Before you head off to the beach or (elsewhere), here are seven tips to help you prepare
Ah, summer… when sun, fun, and travel are often on the schedule. Before heading off on your dream vacation, however, there a few steps you can take to make your vacation less stressful. Here are seven useful tips for traveling this summer, or anytime.
Before you go, alert your bank, credit card companies, and other financial institutions. You’ve just spotted the perfect memento of your trip and pull out your credit card to pay, only to have it declined, or possibly frozen, due to potential fraud detection. This is a frustrating, but usually avoidable, scenario. Before you go away, check online and see if you need to notify financial institutions of your plans. You may not need to do anything. American Express, for example, states that you do not need to inform them because they use “industry-leading fraud detection capabilities that help us recognize when our Card Members are traveling, so you don’t need to notify us before you travel.” Similarly, the Capital One website states: “You don’t need to notify us about your travel plans anymore thanks to the added security of your Capital One chip card. You can use your card abroad the same as you use it at home.” If you do need to notify your financial institutions, many allow you to easily do this online.
Bring more than one form of payment and keep an eye on currency exchange. Different destinations have different payment infrastructures. Some places accept Amex and various debit card networks, while others take only Visa or MasterCard. In addition, while on your trip, you might misplace one of your cards. Bring more than one type of credit card with you, just in case. And bring your ATM card, so you can access cash. If you’re traveling internationally, the cheapest currency exchange is often attained by withdrawing funds directly from an ATM. (Try to avoid currency exchange kiosks that offer unattractive exchange rates and charge high transaction fees.) Check with your bank, however, to see what type of foreign ATM withdrawal fee you will incur. In most developed country destinations, you will be able to use cards for most payments, so the need for local currency is minimal.
Stay current on paying your bills. You may forget about your bills, but they don’t forget about you. If you pay bills online, make sure they are all set to pay, either automatically or manually. Otherwise, get those checks in the mail before you leave. Don’t let one trip ruin your good credit! And while you’re paying your bills, check to see if your cell provider offers a pre-paid roaming plan for your destination. You may be able to buy a temporary data/voice plan for a set dollar amount up front, rather than being shocked at massive roaming charges when you return. Using Wi-Fi data and calling, where available, can be a lower cost option.
Prepare and protect your phone/iPad for travel. Making your electronic devices travel-ready so that they are most useful and protected to minimize the risk to your personal or organization data is an important topic that deserves its own article. Here are two that address these questions from two angles:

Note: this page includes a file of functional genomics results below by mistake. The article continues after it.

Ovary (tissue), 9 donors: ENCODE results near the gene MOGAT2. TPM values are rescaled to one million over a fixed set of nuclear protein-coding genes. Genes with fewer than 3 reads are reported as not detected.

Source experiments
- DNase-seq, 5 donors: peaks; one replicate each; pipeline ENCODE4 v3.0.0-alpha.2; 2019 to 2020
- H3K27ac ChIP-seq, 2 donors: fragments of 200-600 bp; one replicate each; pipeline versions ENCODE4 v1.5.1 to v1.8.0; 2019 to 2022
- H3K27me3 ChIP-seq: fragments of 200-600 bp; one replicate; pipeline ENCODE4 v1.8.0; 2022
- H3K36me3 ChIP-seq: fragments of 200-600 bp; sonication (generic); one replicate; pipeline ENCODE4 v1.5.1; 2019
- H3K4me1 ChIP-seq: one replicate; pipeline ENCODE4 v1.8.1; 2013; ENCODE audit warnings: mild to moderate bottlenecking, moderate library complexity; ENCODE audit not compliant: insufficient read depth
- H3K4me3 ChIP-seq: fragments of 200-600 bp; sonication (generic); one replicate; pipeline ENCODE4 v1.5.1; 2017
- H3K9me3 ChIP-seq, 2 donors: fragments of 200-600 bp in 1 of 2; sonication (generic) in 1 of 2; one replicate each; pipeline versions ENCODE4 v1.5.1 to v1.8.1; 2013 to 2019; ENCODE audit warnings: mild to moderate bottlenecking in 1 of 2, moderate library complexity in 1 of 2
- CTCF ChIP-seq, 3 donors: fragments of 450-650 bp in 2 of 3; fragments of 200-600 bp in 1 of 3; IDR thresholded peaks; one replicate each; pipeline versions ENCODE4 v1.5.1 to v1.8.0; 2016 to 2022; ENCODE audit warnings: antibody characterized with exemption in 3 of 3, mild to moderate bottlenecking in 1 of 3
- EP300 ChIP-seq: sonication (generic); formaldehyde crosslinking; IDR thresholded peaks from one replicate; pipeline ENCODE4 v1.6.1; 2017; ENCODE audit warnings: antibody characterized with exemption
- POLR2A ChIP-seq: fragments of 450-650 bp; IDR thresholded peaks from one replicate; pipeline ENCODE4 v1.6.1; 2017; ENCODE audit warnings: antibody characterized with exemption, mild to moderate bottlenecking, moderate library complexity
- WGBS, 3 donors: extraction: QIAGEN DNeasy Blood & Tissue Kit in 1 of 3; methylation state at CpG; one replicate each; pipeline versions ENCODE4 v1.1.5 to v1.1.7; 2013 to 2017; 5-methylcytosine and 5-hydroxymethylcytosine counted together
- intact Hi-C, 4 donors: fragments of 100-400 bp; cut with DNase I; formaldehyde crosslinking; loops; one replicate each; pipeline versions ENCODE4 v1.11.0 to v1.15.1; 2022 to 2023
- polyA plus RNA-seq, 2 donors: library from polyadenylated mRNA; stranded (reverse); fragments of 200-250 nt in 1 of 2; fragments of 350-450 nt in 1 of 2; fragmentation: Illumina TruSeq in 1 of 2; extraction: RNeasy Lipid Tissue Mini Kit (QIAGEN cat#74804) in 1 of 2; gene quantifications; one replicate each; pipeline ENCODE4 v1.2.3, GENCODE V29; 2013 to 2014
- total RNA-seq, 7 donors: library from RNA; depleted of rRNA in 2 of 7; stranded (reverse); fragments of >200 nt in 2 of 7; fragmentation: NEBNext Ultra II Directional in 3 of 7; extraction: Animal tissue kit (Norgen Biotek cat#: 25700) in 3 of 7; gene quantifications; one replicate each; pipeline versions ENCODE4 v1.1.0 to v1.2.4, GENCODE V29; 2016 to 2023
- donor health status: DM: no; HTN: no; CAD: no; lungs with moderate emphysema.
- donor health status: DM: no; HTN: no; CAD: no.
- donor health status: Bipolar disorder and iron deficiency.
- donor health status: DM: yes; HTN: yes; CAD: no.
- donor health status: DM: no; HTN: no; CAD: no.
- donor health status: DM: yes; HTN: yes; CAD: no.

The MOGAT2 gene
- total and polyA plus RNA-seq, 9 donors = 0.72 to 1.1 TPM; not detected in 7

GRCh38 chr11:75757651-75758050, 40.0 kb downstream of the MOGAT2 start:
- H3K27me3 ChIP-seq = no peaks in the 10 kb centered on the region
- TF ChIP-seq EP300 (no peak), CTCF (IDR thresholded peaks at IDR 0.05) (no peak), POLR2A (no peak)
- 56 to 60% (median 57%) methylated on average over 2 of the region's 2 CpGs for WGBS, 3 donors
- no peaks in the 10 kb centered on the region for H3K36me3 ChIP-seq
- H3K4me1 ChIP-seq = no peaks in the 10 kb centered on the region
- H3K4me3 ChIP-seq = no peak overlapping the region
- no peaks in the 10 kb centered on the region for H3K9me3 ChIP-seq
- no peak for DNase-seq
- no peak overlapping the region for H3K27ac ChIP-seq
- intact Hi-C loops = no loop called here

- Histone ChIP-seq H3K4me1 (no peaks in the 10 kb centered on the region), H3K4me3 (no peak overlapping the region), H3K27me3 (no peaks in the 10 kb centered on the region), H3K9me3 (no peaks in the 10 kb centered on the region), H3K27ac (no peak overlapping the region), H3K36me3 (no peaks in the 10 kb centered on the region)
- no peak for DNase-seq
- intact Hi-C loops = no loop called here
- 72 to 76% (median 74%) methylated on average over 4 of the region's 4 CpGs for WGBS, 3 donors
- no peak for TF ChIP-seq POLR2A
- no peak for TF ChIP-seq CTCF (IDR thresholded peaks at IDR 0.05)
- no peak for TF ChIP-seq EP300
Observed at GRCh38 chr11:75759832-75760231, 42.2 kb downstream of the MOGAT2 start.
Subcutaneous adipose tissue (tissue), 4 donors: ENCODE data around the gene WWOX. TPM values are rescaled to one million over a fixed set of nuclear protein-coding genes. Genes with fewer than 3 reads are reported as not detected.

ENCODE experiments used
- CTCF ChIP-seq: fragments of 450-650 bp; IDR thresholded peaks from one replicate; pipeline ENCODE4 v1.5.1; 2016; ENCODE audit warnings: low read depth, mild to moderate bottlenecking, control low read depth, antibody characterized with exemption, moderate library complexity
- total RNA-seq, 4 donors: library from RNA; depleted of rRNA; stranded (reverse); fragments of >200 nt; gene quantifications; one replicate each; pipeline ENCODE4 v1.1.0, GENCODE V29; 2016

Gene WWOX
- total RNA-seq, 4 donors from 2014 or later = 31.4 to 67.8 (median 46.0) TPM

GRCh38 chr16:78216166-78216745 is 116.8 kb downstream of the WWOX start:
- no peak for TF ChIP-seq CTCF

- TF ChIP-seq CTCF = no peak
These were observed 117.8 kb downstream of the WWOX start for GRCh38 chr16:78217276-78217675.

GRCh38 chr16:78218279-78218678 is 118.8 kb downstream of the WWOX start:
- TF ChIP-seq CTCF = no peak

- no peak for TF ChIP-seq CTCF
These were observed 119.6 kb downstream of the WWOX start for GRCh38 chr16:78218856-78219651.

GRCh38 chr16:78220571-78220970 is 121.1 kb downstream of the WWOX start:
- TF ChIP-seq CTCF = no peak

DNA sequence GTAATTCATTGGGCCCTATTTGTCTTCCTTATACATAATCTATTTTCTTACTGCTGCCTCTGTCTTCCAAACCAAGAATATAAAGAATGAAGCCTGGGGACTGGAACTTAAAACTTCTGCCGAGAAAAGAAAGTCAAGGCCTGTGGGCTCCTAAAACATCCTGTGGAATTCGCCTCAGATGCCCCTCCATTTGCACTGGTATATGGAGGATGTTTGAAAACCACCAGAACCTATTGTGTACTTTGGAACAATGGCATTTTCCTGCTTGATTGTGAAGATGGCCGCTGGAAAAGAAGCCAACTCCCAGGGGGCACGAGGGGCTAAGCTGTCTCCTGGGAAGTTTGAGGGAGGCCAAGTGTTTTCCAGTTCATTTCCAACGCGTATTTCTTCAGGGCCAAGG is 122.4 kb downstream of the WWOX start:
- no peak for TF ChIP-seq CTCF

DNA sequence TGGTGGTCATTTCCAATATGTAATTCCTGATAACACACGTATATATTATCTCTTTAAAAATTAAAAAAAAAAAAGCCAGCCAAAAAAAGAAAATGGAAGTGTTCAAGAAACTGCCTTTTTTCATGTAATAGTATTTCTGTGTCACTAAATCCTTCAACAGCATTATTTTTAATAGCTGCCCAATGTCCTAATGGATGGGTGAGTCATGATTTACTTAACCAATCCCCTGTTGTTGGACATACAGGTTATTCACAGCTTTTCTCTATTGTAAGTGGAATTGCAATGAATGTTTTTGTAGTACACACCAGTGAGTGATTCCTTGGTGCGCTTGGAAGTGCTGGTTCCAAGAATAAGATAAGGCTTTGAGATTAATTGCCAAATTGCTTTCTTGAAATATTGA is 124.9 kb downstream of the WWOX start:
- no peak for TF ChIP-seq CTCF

Make sure important documents are up to date and key contacts can reach you. Make sure insurance policies, wills, and other legal documents are up to date and reflect your latest intentions. Let your trusted legal, financial, and other advisors know that you are traveling and how they can reach you or, in your absence, a designated contact. If you do designate someone in your absence with the authority to make decisions on your behalf, make sure the legal documents are in place to do so.
Take inventory… of your wallet. While no one likes to envision anything bad happening, things do get lost or stolen. Just in case, make a copy – or take a picture on your phone – of your credit cards, driver’s license, passport, and travel insurance documents. Keep those copies in a room safe, or some other secure place, while you are traveling. If you lose your passport, taking a copy of it to the closest US Embassy/Consulate is the quickest way of replacing it. Hopefully, you’ll never need to use it, but if you do, this preparation will make a difficult time much less stressful by simplifying the process of cancellation and replacement.
Understand your insurance coverage. While it may be unlikely you’ll need it, make sure you check to see what kind of travel-related coverage you have through your P&C insurance, healthcare benefits, and credit cards. Verify those benefits extend to travel outside the country, if necessary. Premium credit cards often come with things like rental car damage coverage, and access to reasonably priced travel insurance. But check the fine print. Travel insurance policies often don’t cover you if you simply “change your mind.” They may require a catastrophic weather event or act of war in the destination country to actually reimburse you for the lost travel expenses.